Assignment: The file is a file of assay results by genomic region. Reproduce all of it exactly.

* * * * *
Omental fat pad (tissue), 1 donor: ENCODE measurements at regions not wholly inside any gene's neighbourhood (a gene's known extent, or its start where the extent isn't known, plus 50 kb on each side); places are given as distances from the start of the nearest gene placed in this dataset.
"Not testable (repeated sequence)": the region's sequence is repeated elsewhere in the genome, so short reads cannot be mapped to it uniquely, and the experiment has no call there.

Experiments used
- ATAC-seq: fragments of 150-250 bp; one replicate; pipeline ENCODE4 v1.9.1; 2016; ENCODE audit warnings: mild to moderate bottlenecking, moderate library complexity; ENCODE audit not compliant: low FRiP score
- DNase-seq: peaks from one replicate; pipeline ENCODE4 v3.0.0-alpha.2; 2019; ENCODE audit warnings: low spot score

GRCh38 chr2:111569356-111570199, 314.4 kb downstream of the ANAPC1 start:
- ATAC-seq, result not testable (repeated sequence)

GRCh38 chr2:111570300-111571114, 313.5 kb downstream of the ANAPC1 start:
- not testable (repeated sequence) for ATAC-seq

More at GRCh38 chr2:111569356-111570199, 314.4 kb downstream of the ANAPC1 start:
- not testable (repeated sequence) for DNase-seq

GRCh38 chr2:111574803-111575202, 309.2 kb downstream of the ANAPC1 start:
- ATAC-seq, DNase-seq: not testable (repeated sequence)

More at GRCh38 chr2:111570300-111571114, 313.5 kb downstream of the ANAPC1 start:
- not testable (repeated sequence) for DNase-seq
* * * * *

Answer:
Omental fat pad (tissue), 1 donor: ENCODE measurements at regions not wholly inside any gene's neighbourhood (a gene's known extent, or its start where the extent isn't known, plus 50 kb on each side); places are given as distances from the start of the nearest gene placed in this dataset.
"Not testable (repeated sequence)": the region's sequence is repeated elsewhere in the genome, so short reads cannot be mapped to it uniquely, and the experiment has no call there.

Experiments used
- ATAC-seq: fragments of 150-250 bp; one replicate; pipeline ENCODE4 v1.9.1; 2016; ENCODE audit warnings: mild to moderate bottlenecking, moderate library complexity; ENCODE audit not compliant: low FRiP score
- DNase-seq: peaks from one replicate; pipeline ENCODE4 v3.0.0-alpha.2; 2019; ENCODE audit warnings: low spot score

GRCh38 chr2:111569356-111570199, 314.4 kb downstream of the ANAPC1 start:
- ATAC-seq, result not testable (repeated sequence)

GRCh38 chr2:111570300-111571114, 313.5 kb downstream of the ANAPC1 start:
- not testable (repeated sequence) for ATAC-seq

More at GRCh38 chr2:111569356-111570199, 314.4 kb downstream of the ANAPC1 start:
- not testable (repeated sequence) for DNase-seq

GRCh38 chr2:111574803-111575202, 309.2 kb downstream of the ANAPC1 start:
- ATAC-seq, DNase-seq: not testable (repeated sequence)

More at GRCh38 chr2:111570300-111571114, 313.5 kb downstream of the ANAPC1 start:
- not testable (repeated sequence) for DNase-seq